To investigate the short-term effects of grassland renovation on carbon dioxide (CO2) exchange of intensively managed grasslands in Japan, we conducted CO2 flux measurements during the renovation process by using the eddy covariance and closed chamber methods in 2007, 2012, and 2013. The flux measurements were conducted at three grassland fields: two fields used for cutting, one receiving only chemical fertilizer (CF) and the other receiving composted cattle manure (CM) annually, and one field used for grazing (GM). Chamber measurements revealed flushes of CO2 after plowing (14.45-23.94 μmol m-2 s-1) and subsequent disk harrowing (7.36 μmol m-2 s-1, in CF) followed by rapid drops of CO2 flux, which were local and temporary phenomena. The mean CO2 losses during renovation periods were calculated as 4.52-4.74, 6.00-6.81, and 4.57 g C m-2 d-1 in CF, CM, and GM, respectively; CF and CM calculation is based on eddy covariance measurements, including temporal flux variations and representing footprint areas. The amount of carbon input during renovation including non-harvested grass biomass (stubble and roots) and applied manure was estimated as 2.24-3.50 and 6.17-8.77 Mg C ha-1 in CF and CM, respectively. Among them, carbon derived from plowed roots and manure is presumably resistant in soil, contributing to long-term soil organic carbon (SOC) accumulation. Our results also indicate that grassland renovation work does not affect short-term net CO2 loss significantly, although it affects CO2 emissions to a certain extent. We can therefore say that net CO2 loss during renovation is mainly brought by the absence of vegetation in this site. Grasses contribute SOC accumulation through biomass allocation belowground; and it is thus recommended to shorten grassland renovation period, the duration without photosynthesis, to reduce CO2 loss associated with grassland renovation.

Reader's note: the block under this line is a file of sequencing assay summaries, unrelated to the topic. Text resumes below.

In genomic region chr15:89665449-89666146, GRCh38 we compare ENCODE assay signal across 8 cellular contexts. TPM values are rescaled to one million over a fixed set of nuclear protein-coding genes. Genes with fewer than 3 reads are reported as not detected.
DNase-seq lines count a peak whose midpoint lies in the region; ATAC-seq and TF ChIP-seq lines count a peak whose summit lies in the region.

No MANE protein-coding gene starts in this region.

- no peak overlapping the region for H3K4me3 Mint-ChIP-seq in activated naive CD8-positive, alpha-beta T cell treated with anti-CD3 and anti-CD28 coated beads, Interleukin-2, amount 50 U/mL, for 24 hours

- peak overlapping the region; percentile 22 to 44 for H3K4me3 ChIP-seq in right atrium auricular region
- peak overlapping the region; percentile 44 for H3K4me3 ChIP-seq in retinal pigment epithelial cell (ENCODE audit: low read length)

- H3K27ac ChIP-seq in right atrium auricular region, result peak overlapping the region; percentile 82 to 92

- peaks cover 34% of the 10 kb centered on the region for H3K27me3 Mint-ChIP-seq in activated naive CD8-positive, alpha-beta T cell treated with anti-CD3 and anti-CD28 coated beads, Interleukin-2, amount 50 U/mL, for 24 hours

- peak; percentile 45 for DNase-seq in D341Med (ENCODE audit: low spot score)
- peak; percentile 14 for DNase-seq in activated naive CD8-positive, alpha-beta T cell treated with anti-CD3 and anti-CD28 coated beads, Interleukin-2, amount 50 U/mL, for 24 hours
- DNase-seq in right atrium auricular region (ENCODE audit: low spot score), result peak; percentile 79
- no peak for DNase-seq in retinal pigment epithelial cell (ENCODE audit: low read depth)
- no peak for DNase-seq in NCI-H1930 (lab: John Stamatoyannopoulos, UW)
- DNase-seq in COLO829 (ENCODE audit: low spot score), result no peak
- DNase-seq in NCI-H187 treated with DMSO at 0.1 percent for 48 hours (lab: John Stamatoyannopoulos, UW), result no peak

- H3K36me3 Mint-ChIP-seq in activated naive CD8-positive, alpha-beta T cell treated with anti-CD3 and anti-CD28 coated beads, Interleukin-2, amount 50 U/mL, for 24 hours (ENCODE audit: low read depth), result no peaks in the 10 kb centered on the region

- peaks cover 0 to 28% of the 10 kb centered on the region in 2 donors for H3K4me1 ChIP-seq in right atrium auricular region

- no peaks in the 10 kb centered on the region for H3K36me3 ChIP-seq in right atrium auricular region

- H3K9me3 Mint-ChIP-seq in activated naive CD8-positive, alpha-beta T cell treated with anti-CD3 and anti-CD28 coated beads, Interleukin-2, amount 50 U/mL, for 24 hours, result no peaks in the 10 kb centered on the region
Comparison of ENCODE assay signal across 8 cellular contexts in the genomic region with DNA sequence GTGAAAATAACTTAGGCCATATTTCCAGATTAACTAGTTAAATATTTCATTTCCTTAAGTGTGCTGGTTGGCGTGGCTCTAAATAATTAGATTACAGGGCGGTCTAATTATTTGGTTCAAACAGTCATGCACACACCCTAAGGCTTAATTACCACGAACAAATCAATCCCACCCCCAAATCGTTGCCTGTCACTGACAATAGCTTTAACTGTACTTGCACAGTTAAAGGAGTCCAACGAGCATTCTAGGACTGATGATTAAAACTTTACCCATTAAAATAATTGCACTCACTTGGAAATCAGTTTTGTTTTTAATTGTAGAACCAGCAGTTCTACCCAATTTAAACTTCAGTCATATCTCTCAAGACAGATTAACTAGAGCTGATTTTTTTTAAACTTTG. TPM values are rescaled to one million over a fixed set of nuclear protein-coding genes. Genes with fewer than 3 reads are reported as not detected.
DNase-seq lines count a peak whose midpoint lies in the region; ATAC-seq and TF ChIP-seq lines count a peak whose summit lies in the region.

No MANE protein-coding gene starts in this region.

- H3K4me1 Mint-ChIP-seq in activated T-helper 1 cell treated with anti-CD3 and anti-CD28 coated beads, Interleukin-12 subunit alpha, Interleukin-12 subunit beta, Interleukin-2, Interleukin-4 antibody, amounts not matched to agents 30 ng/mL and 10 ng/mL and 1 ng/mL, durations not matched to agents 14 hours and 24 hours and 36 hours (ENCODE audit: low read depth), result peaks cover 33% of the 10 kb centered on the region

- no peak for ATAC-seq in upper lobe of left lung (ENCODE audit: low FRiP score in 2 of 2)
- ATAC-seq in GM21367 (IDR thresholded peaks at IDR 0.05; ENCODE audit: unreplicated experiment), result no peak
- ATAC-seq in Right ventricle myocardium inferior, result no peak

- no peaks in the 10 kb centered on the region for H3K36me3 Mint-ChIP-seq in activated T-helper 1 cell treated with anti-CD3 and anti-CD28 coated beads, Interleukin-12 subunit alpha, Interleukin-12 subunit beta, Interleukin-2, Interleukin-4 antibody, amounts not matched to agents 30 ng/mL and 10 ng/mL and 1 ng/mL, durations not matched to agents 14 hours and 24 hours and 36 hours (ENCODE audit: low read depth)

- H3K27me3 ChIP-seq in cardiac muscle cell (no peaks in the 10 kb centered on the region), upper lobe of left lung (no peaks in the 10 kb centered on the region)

Drought and high temperature stress are the major limitation for the crop productions. Proline as osmoregulator in wheat plant under these stresses was studied through field experiments. The experimental design was randomized complete block with four factors i.e. the environment (2008-09 and 2009-10), sowing management (Planting windows PW’s; PW1, PW2, PW3, PW4 and PW5), genotypes (Chakwal-50, Wafaq-2001 and GA-2002) and locations (Islamabad, Chakwal and Talagang) replicated four times. Proline contents measures at anthesis stage of wheat crop depicted significant differences in response to treatments and among locations maximum value recorded at Talagang (39.13 μg g-1) followed by Chakwal (32.36 μg g-1) and Islamabad (24.55 μg g-1). However among PW’s maximum proline recorded for PW5 (35.42 μg g-1) due to exposure of crop to water and high temperature stresses as it was planted late. The inverse relationship of proline with physiological traits and grain yield was observed except for stomatal resistance where it remained positive. In conclusion proline accumulation improved the yield of wheat crop under water and temperature stress by regulating leaf water potential. Since, genotypes Chakwal-50 accumulated highest proline contents in present studies therefore; it needs to be considered for recommendation under stress conditions